An independent magazine for all Anabaptists

What do we mean by Anabaptist World? “That’s an audacious name,” someone said. She was right.

Paul Schrag sitting at his desk typing on his laptop.
Paul Schrag

Really, all of Anabaptism? The whole world?

Here’s what we mean (and don’t mean) by our title — and by “Mennonite news, inspiring stories.”

We don’t mean we’ll cover all Ana­baptists equally. You won’t read about the Amish in every issue. Or the Hutterites. Or the Brethren in Christ, or Biblical Mennonite Alliance, or Anabaptists in Portugal or Japan. But sometimes you will.

Our field of interest encompasses the entire Anabaptist world. That includes anyone with an affinity for Anabaptism — a Christ-centered, nonviolent, community-minded, Scripture-guided, believer-baptizing brand of Christianity with roots in the Radical Reformation — whether or not they’re part of an Anabaptist church.

Because Anabaptism is not a church. It is a way of believing and living. It is a movement of people following Christ.

On these pages you’ll read more about Mennonites than any other kind of Anabaptist. That is the reason we put “Mennonite news” on the cover. And you’ll read more about Mennonite Church USA than any other Mennonite church. That’s because part of our mandate is to continue the mission of The Mennonite — to serve the members of MC USA.

And, because part of our mandate is to continue the mission of Mennonite World Review — to connect the splintered branches of Mennonites — you’ll read about LMC, Mennonite Brethren, Mennonite Church Canada and other North American conferences. And Anabaptists around the world.

As an independent ministry, Anabaptist World belongs to the people, not any denomination. Yet it embraces all Anabaptist churches in a spirit of good will. Anabaptist institutions do many good things, and we won’t hesitate to tell those stories. We’ll lead cheers, because we believe in the mission of the church. But we’ll report the bad news too and offer criticism when we think it’s necessary. A publication that doesn’t report the bad news loses credibility to report the good.

Which brings us to the “inspiring stories” part. Really, all of Anabaptist World is supposed to be inspiring?

No, it isn’t. Nor should it be. Is all of the Bible inspiring? Some of it is convicting and unsettling.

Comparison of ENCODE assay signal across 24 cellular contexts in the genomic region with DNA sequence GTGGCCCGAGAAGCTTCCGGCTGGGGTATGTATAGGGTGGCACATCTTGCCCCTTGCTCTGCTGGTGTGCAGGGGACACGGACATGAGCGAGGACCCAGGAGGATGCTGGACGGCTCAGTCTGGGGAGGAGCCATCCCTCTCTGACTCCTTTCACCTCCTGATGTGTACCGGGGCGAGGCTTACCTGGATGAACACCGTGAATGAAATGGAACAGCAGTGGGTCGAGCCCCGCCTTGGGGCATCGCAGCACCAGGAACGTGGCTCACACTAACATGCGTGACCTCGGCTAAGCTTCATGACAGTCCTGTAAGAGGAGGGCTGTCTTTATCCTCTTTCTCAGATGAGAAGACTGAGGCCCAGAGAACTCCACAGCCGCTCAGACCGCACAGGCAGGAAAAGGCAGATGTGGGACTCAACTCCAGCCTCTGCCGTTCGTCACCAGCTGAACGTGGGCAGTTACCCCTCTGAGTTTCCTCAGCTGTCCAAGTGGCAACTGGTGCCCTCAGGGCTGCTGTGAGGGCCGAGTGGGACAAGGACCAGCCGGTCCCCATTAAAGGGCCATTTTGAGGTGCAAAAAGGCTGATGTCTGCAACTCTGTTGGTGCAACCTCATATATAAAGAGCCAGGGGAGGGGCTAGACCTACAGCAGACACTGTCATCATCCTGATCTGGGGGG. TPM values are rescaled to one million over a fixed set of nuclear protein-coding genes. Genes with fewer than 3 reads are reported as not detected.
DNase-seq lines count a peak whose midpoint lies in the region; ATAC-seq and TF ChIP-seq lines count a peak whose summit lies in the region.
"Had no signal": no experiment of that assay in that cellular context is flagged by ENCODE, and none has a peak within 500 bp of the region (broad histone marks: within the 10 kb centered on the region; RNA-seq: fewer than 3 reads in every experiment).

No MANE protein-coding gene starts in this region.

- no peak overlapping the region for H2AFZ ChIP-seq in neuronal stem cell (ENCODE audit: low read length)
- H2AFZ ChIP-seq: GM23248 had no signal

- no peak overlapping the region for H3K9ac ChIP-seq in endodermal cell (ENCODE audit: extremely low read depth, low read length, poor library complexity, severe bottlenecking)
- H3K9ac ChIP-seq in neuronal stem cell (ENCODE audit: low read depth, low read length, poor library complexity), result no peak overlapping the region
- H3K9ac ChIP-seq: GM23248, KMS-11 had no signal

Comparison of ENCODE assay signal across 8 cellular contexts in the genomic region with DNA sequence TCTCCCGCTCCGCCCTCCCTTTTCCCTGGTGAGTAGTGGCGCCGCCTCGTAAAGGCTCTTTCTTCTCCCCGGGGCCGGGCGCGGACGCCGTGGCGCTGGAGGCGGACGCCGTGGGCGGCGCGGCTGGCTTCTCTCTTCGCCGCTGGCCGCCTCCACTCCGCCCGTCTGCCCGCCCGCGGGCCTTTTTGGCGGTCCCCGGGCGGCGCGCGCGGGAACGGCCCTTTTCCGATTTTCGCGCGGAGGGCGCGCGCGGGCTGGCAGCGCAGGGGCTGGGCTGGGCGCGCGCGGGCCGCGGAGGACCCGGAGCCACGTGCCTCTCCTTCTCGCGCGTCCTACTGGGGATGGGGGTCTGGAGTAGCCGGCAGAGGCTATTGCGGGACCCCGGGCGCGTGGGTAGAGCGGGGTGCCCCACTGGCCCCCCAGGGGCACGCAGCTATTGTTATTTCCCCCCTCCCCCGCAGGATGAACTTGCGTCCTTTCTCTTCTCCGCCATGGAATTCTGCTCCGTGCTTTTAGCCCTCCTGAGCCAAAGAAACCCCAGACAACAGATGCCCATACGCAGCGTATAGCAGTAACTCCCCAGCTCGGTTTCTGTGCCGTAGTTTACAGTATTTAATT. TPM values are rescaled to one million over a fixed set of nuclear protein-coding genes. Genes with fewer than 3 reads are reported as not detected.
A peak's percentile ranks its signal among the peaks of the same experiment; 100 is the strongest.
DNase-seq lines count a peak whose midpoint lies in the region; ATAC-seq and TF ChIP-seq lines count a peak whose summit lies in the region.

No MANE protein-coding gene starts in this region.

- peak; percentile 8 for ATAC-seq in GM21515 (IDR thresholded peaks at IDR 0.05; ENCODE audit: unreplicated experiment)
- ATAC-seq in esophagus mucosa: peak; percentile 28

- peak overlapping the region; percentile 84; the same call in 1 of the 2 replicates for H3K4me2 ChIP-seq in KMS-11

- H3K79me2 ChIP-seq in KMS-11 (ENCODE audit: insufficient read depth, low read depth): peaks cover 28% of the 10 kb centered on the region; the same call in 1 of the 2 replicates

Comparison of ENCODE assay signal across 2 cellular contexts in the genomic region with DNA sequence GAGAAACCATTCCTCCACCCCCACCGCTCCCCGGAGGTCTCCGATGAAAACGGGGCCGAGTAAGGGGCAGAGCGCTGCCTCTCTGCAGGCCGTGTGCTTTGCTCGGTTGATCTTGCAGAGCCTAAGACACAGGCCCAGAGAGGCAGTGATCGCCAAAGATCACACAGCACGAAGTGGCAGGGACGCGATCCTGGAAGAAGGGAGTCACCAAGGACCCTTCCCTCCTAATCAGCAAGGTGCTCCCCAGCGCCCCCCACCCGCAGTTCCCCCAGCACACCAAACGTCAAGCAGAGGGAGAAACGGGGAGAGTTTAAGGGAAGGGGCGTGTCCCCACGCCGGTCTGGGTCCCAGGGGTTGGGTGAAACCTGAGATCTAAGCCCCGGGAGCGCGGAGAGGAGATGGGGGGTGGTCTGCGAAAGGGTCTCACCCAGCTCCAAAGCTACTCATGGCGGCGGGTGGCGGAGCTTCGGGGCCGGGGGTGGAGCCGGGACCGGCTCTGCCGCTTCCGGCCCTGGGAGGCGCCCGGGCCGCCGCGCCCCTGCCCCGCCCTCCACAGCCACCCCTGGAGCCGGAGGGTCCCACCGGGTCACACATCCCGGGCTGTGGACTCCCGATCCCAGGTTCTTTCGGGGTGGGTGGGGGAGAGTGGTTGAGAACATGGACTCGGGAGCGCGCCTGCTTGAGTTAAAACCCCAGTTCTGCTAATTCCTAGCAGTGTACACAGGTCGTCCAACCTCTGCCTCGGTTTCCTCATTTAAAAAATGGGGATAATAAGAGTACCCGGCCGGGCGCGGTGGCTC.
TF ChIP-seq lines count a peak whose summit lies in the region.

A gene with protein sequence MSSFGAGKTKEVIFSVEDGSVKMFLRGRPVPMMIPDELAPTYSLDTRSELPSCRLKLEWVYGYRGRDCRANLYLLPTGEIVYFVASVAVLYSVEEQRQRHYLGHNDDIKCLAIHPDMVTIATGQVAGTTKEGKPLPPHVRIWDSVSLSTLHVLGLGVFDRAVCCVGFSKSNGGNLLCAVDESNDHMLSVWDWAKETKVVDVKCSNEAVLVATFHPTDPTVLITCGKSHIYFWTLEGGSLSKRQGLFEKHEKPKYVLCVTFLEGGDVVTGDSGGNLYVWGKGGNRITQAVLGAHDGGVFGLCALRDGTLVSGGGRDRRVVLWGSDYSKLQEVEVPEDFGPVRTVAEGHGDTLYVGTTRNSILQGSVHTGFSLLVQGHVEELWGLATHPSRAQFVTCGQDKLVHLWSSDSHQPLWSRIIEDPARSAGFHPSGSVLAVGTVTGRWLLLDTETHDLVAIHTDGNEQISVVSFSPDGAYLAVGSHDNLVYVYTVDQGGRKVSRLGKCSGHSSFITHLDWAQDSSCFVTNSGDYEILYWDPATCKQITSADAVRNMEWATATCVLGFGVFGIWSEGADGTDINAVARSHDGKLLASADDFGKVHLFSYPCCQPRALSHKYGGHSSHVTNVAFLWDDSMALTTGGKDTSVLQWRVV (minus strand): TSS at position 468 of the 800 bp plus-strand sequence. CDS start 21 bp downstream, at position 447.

So too with Anabaptist World. It’s been said a journalist’s task is to comfort the afflicted and afflict the comfortable. Scripture does that, and an independent church press should make room for the Jeremiahs of our day.

The problem is, a modern prophet might be wrong. But who says so? Editing is an imprecise task. I’ll admit that the writers I enjoy most are the ones who confirm what I already believe. But that doesn’t exempt me from needing to listen to those who see things differently.

Anabaptist World is a place to air ­diverse views in a respectful and charitable spirit — seeking God’s will together, not attacking and tearing each other down.

Perhaps there are many ways, un­expected ways, to be inspired. Can controversy be inspirational? When an article makes us think, is that a form of inspiration? A news story might prompt a prayer of thanks or a decision to support a cause.

Learning what God’s people are doing can spur us on to love and good deeds (Hebrews 10:24, NIV). Anabaptist World gives priority to news for this very reason.

Although I love history, until a few weeks ago I had not given much thought to John F. Funk, the leading Mennonite publisher of the 19th century. But now I have the privilege of editing a publication that is a descendant of Funk’s Herald of Truth (see pages 8-12 for the story of Anabaptist World’s ancestry).

Here I am indebted — oh, how I am indebted to the editors of the past! — to Gospel Herald editor Daniel Hertzler, who in a 1976 editorial noted “how little difference there is between Funk’s purpose and what we try to do today.”

Hertzler quoted from the first issue of Herald of Truth in 1864. Funk declared his intent to publish a paper “speaking words of hope and encouragement, which will bear in its bosom a record of matters of interest transpiring among our own people and within our own church; which will . . . bring our hearts into sympathy and our feelings into union with such as we might perhaps otherwise never know. . . .

“By availing ourselves of such a means to give our views and receive others, we may lay aside differences and become ‘one mind with our brethren, in Christ Jesus.’ ”

Hertzler added: “The wording is quaint, but the purpose is foundational.” We couldn’t agree more.

Like the evangelist Luke, we hope to set down an orderly account. We pray that it will inform and even inspire.

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